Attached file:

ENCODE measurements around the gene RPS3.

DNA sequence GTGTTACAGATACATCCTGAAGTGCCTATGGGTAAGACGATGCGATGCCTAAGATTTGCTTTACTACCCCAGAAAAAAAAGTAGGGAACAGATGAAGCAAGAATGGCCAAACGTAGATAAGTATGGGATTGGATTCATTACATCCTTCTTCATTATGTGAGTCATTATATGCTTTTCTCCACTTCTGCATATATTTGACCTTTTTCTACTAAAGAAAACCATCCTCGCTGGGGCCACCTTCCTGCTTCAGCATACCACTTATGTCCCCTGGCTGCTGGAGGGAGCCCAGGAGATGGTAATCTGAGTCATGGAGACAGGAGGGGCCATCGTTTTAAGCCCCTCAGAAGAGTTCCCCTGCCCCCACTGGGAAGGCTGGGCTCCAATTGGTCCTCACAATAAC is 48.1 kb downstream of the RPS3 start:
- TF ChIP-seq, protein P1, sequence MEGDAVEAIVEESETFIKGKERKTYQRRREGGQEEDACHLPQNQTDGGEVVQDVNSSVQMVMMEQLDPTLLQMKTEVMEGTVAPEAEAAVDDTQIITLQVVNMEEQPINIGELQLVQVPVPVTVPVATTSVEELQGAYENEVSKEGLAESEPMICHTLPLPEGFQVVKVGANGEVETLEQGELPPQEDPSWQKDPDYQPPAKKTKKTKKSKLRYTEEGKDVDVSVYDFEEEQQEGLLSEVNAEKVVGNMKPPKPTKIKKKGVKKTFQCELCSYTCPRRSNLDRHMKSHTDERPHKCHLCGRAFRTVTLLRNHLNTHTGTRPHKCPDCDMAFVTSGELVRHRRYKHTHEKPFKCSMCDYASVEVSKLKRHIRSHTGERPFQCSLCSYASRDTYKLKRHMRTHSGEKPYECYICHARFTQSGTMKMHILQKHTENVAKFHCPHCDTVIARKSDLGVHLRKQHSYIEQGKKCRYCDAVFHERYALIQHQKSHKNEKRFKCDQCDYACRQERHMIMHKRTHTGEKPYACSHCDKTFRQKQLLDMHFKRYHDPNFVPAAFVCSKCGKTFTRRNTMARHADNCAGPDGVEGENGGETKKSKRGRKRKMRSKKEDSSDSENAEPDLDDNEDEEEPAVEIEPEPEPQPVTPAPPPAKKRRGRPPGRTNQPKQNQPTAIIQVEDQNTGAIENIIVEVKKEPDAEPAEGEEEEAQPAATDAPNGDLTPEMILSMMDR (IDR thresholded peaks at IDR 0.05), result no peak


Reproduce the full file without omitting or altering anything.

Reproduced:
ENCODE measurements around the gene RPS3.

DNA sequence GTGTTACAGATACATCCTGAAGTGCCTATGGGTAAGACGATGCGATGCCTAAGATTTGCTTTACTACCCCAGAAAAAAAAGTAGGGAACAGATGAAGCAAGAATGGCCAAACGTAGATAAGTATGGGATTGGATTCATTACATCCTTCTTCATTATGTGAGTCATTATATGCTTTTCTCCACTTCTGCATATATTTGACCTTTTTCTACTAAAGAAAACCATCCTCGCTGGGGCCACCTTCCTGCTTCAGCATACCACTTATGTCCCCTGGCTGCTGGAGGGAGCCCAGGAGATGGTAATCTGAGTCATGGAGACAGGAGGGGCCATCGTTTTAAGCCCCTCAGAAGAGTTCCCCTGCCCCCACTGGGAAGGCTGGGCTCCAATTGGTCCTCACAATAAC is 48.1 kb downstream of the RPS3 start:
- TF ChIP-seq, protein P1, sequence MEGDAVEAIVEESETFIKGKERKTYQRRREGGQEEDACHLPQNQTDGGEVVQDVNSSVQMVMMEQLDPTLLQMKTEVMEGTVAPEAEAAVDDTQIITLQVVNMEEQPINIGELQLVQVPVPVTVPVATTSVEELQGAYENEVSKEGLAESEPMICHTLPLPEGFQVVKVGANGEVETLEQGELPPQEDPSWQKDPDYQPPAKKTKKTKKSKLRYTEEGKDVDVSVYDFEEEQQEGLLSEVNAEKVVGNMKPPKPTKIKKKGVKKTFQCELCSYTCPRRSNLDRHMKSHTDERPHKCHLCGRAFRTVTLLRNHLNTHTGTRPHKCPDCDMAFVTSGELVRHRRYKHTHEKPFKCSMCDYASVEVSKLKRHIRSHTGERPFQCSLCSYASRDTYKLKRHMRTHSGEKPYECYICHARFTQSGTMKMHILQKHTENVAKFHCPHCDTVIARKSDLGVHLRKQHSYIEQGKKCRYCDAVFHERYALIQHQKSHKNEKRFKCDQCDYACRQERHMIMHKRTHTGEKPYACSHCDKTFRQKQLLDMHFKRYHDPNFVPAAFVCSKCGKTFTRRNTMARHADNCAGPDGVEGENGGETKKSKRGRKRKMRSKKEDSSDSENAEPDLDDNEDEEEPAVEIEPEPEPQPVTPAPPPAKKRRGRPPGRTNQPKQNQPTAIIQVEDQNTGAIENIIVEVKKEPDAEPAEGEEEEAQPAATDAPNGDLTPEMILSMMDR (IDR thresholded peaks at IDR 0.05), result no peak